I wasn’t sure about posting this photo. On the one hand, it’s a perfectly acceptable image of a bird in the winter, complete with snow flurries falling across the frame. It’s fine, right? Well, for the most part, sure. But looking at this image makes me think of the shot that could have been which, I am somewhat loath to admit, is a sentiment that creeps into my mind a bit too often. I suppose that’s probably not entirely uncommon for many photographers, but still, I try to look at my not-quite-great shots as more of learning opportunities than regrets and as such that is the angle with which I am attempting to approach this one. I mean, even if the image doesn’t hold up under strict scrutiny, it was a fun shot to take and one that is rather unique in my portfolio :)
I shot this while looking through the window of an Airbnb in the middle of Missouri on a chilly December morning just a few days before Christmas. It was one of the coldest and snowiest days of the season so far, and my wife and I were planning our day and when to go visit her mom and stepdad while our boys played Wind Waker HD on the Nintendo that came with the place. As we talked she paused and motioned for me to get my camera and look out the window, and I was shocked to see a few birds just hanging out and minding their own business, feathers fluffed and eyes alert, as the snow fell all around. I only had my D750 and 105mm macro lens (I mean, I also had my Fuji X100F but that was not suited for this kind of photo at all) but like any good photographer I just tried to make the most of what I had at my disposal. I took several shots of the birds and while most of them were obscured by leaves or branches, this one actually turned out pretty well.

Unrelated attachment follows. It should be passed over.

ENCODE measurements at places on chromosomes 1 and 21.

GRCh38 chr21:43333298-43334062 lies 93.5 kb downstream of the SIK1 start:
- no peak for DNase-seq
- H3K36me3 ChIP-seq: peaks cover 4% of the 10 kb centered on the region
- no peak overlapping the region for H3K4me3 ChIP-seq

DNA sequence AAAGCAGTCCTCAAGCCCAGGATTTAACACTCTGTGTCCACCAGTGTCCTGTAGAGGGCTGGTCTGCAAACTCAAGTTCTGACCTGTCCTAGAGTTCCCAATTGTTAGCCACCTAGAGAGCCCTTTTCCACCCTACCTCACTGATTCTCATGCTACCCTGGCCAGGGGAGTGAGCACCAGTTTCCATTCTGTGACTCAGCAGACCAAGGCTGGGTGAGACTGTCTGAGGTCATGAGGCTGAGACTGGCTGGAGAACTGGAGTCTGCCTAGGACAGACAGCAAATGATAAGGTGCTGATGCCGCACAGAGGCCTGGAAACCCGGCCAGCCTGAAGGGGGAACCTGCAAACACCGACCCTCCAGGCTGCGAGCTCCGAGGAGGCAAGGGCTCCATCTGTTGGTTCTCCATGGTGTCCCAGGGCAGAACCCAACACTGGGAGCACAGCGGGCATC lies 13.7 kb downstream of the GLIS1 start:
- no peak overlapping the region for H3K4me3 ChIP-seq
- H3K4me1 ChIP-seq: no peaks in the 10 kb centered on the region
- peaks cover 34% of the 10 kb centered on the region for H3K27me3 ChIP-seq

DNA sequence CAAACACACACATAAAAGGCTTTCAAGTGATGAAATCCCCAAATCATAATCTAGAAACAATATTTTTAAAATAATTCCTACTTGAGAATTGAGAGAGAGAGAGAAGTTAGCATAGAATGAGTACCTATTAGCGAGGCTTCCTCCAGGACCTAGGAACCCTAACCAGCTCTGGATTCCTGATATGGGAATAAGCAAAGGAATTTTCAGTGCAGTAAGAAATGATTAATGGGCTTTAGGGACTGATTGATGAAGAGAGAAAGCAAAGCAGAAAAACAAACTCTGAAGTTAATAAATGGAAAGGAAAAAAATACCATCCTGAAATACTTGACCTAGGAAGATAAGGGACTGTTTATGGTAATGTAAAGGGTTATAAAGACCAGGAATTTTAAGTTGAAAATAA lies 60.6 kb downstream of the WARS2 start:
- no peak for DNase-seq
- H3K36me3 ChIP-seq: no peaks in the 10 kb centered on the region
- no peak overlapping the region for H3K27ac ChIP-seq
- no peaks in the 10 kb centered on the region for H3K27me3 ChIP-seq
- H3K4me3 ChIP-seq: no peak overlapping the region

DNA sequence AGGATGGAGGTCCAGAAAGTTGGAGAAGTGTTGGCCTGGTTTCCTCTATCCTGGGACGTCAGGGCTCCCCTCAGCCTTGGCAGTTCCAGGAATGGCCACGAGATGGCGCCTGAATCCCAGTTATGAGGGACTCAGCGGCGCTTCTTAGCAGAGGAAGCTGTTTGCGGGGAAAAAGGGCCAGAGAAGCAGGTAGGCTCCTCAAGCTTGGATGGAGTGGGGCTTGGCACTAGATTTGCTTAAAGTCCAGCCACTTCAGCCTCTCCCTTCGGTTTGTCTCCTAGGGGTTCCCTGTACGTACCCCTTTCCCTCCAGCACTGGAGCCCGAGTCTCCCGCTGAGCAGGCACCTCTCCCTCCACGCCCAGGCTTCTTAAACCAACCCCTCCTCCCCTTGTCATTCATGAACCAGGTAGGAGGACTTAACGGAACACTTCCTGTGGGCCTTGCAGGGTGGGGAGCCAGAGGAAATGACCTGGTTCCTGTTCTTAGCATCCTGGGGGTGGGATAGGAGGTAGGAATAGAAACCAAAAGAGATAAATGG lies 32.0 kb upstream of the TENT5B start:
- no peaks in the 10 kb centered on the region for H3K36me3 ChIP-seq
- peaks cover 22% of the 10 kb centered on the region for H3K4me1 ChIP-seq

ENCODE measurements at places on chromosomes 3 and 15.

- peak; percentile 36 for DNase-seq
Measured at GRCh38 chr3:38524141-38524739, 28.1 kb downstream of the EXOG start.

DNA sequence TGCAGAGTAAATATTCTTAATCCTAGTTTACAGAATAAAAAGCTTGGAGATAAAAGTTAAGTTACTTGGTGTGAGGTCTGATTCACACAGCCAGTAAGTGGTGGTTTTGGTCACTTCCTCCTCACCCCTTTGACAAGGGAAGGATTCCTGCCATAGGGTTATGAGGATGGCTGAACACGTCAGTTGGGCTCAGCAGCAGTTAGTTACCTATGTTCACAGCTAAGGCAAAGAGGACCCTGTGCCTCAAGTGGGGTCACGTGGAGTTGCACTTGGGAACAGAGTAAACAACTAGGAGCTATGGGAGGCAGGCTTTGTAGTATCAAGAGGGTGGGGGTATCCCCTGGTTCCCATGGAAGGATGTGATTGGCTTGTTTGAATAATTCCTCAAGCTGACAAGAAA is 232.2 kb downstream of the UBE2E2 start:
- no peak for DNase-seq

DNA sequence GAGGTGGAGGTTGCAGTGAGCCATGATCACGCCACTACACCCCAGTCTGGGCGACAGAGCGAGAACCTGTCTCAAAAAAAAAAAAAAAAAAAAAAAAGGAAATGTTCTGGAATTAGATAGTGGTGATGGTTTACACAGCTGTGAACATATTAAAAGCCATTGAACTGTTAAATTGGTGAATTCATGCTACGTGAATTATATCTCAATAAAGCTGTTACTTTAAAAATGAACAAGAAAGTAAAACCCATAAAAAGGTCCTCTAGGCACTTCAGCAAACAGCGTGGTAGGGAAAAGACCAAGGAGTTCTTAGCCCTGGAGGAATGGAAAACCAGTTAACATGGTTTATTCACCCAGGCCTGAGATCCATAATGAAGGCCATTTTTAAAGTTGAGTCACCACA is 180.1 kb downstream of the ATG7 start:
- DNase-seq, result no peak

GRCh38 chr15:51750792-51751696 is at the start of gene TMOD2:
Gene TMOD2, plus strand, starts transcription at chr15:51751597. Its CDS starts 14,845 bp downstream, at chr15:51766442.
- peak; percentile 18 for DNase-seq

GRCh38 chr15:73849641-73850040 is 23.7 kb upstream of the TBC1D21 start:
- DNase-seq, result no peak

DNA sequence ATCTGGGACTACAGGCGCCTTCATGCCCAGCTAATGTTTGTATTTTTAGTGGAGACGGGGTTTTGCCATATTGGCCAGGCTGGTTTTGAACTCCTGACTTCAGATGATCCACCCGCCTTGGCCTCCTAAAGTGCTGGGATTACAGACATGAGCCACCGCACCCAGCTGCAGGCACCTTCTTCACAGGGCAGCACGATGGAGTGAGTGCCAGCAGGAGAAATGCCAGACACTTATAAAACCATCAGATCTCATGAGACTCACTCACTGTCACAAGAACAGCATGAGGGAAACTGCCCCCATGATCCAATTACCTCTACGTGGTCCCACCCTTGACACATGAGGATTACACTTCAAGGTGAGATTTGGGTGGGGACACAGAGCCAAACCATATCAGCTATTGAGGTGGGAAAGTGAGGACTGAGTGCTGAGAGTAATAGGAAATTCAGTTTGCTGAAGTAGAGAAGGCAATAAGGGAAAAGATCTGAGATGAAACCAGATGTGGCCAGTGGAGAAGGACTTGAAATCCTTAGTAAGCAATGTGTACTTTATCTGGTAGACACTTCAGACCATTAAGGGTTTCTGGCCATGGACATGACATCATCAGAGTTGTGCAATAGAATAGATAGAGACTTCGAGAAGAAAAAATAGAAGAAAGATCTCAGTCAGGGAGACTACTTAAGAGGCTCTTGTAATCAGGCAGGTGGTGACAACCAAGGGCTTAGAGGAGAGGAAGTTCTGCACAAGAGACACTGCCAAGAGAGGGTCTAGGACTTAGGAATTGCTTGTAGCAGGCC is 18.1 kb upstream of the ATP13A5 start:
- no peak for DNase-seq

The issue I have with this picture is…well, I kind of cheated. I mean, not really, but here’s the thing: This shot is cropped way, way down from the original which meant it was a little fuzzy and low-resolution. To compensate I used the Enhance feature in Lightroom to essentially create an artificially-rendered image that generated details where none existed. The result is an image that looks fine, but makes me wonder what I could have gotten if I brought my 70-200 f/2.8 instead of the macro lens. I mean, it’s not like this is some kind of AI-generated fake image or anything like that. It did get a bit of a computational boost though, and I suppose as long as I’m being upfront about that then I can sleep well enough at night :)